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Adam Tornhill

CTO at Empear


Guide Refactorings With Behavioral Code Analysis
Thursday 14:00 - 14:50
Technical Debt
Legacy Code
Team Work

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Many codebases contain code that is overly complicated, hard to understand, and hence expensive to change. The pressure of new features and user needs makes it hard to stop and backtrack, and the longer we wait, the worse it's going to be. Mix in the people side with frequent organizational change and the siren song of a system rewrite becomes more and more attractive. It doesn't have to be that way, and in this presentation you'll see how easily obtained version-control data let us uncover the behavior and patterns of the development organization. These behavioral code analysis techniques provide a sweet spot to prioritize and guide refactorings. We cover refactoring techniques that reduce excess complexity, address hidden implicit dependencies, and discuss architectural restructuring that reduce inter-team coordination needs. Since behavioral code analysis also lets us consider the social side of  code, such as refactoring modules that are under development by our peers, we explore novel patterns that help us limit risks and code conflicts. The specific examples are from real-world codebases like Android, the Linux Kernel, ASP.NET Core MVC, and more.

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Code As A Crime Scene: Fix Technical Debt with Behavioural Code Analysis
Tuesday 9:00 - 17:00
Technical Debt
Legacy Code
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Most organizations find it hard to prioritize and repay their technical debt. The main reason is the scale of modern systems with million lines of code and multiple development teams where no one has a holistic overview. So what if we could mine the collective intelligence of all contributing programmers and start to make decisions based on data from how the organization actually works with the code?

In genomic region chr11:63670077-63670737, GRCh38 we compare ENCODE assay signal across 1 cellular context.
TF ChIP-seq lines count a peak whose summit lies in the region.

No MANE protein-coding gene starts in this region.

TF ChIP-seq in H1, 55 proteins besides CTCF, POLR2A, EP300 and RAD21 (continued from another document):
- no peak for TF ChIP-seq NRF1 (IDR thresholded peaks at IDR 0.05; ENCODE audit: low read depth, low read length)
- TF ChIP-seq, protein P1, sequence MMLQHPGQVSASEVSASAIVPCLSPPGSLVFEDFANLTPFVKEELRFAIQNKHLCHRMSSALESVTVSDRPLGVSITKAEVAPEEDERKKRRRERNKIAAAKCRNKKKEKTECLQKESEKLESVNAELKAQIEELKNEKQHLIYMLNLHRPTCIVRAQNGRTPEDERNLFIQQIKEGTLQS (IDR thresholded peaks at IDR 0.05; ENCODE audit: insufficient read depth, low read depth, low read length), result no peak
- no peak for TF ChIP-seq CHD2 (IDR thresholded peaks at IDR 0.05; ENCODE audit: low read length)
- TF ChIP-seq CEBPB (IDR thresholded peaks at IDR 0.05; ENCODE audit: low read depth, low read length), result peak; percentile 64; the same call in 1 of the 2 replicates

In this workshop you learn novel analysis techniques based on data from the most underused informational source that we have in our industry: our version-control system. You'll learn to:
  • Identify the code that's most expensive to maintain amongst millions lines of code.
  • Detect architectural decay in both layered and microservice systems.
  • Identify implicit dependencies across service boundaries.
  • Measure how multiple developers influence code quality and what you can do about it.
  • View your codebase from a social perspective and see how different organizational patterns influence the code you write.
  • Use behavioral code analysis to guide refactorings.
The practical exercises use CodeScene and Git for demonstrations, but this workshop isn't about tools. Rather, it's about pragmatic techniques and analyses that apply to systems of all scales. At the end you'll be able to base both technical and organizational decisions on data.


The workshop blends theory and practice in a hands-on style where we analyze real world codebases.


Participants need to bring their own laptop with a recent Java run-time (at least Java 8), a Git client (at least 2.15). Detailed preparations will be sent out in advance.
All participants are encouraged to take this opportunity to analyze their own codebase: just bring a local clone of your Git repositories.


Experienced developers, architects, and technical leads.

Programming languages

All techniques are language neutral and we show that by analyzing systems written in C, C#, Java, JavaScript, Scala, and many more.


Adam Tornhill is a programmer who combines degrees in engineering and psychology. He's the founder of Empear where he designs tools for software analysis. He's also the author of Your Code as a Crime Scene, Software Design X-Rays, Lisp for the Web, and Patterns in C. Adam's other interests include modern history, music, and martial arts.